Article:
If you want to improve more quickly, you should watch how the best do what they do and emulate what they do.

What you see on film will, through a process of osmosis, eventually make its way into the way you surf when you're actually out there.

Even though it's possible to watch a surf movie, get pumped up, and think you're going to rip it up in the water, only to end up completely kooking it (guilty), you'll get better at surfing over time. This is true despite the fact that sometimes watching a surf movie can make you think you're going to rip it up in the water.

Because of their participation in our Surf Skate Programs, a significant number of our students have demonstrated tremendous growth, and it does not take a genius to comprehend the reasons behind these changes.

You can practice the same maneuver on a surf skate as many times as you need to in order to perfect it, and then you can apply the same body mechanics to surfing in the ocean.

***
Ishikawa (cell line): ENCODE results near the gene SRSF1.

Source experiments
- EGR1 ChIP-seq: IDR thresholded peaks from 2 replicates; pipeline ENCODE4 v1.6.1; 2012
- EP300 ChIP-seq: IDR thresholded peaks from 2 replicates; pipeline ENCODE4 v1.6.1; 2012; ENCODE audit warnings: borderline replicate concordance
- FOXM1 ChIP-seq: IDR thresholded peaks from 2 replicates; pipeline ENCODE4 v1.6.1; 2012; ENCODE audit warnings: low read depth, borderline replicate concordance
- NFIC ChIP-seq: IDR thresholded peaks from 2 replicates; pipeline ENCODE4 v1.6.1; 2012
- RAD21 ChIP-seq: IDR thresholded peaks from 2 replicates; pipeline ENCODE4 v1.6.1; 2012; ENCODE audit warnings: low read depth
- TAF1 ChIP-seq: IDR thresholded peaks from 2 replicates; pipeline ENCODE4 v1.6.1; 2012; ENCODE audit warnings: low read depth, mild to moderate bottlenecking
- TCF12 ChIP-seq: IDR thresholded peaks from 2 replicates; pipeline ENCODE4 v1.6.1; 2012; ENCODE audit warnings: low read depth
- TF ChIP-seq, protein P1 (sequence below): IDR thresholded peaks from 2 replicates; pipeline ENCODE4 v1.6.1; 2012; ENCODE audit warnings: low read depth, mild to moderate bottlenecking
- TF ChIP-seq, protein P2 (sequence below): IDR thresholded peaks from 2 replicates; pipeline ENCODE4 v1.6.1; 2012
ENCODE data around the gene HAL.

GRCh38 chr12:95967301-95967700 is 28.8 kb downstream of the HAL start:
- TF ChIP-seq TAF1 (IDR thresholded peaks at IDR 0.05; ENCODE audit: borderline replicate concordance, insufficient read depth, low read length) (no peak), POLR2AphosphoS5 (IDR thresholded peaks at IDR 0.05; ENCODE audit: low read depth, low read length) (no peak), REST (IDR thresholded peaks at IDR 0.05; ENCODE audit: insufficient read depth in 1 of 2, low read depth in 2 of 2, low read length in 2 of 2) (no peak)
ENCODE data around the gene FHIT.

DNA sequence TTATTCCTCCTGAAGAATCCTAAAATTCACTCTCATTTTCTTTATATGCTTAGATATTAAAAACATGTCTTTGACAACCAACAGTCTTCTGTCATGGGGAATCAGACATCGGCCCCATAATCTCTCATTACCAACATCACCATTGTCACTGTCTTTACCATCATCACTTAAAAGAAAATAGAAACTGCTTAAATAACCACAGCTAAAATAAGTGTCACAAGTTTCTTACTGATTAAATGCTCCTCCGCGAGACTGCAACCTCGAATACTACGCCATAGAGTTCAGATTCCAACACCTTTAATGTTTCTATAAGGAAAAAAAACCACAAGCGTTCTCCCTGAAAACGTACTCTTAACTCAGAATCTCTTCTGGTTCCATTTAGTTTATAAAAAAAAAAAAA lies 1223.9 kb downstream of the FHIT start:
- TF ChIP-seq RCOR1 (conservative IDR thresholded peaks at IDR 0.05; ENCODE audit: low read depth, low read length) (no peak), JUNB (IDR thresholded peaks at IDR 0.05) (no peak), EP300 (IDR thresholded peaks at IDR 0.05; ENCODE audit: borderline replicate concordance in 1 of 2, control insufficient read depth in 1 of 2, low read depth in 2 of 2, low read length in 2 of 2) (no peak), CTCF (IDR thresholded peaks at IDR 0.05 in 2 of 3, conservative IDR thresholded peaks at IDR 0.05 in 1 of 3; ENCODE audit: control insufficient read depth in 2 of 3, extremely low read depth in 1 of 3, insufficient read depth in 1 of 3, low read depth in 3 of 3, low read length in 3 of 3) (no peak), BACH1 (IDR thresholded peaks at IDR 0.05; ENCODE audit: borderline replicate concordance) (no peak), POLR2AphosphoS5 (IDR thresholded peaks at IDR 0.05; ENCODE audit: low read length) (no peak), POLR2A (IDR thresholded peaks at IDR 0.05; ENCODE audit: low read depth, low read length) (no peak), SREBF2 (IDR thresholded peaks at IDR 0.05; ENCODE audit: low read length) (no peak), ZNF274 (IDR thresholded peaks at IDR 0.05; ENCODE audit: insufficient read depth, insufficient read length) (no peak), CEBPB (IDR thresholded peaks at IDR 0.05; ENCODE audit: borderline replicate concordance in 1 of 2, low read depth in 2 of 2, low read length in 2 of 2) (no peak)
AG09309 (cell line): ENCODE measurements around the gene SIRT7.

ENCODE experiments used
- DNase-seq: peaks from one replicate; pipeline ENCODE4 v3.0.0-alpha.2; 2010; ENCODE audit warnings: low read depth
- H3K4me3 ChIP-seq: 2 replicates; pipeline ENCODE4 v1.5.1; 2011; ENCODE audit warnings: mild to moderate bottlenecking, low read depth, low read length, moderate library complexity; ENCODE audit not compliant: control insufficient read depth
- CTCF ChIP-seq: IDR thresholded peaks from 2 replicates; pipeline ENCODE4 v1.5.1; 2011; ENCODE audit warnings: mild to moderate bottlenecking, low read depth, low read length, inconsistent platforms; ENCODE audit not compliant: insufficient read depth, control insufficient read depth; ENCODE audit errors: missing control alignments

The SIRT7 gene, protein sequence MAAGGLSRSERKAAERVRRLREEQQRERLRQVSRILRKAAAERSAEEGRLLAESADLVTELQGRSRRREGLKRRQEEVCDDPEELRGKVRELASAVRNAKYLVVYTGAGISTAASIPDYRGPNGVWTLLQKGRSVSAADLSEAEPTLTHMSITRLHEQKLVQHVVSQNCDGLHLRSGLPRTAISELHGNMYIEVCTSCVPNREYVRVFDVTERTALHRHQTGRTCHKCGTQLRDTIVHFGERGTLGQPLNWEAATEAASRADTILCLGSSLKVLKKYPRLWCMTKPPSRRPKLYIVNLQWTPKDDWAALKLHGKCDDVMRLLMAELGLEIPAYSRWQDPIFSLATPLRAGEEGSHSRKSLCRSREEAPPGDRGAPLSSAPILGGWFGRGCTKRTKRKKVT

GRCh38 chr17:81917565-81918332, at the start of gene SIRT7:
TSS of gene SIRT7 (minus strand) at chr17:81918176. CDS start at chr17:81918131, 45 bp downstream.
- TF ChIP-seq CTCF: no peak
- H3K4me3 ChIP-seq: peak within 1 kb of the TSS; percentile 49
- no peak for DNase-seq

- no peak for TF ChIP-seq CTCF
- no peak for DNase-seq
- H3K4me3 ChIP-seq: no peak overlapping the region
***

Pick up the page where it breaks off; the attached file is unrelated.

If you ask me, it's pretty frickin' potent, so there you go.

Check out this article on surf skating if you've never heard of a surf skate before and want to know what to look out for.


When you're held underwater, do you experience any anxiety or fear?

You probably do, and while that is perfectly normal, there are things that you can do to change this.

You need a lot of practice and time spent pushing yourself in order to get to the point where you feel more at ease in potentially dangerous situations (refer to the 1% rule from earlier in this post for more information).

But you can also increase the amount of air you can hold in your lungs.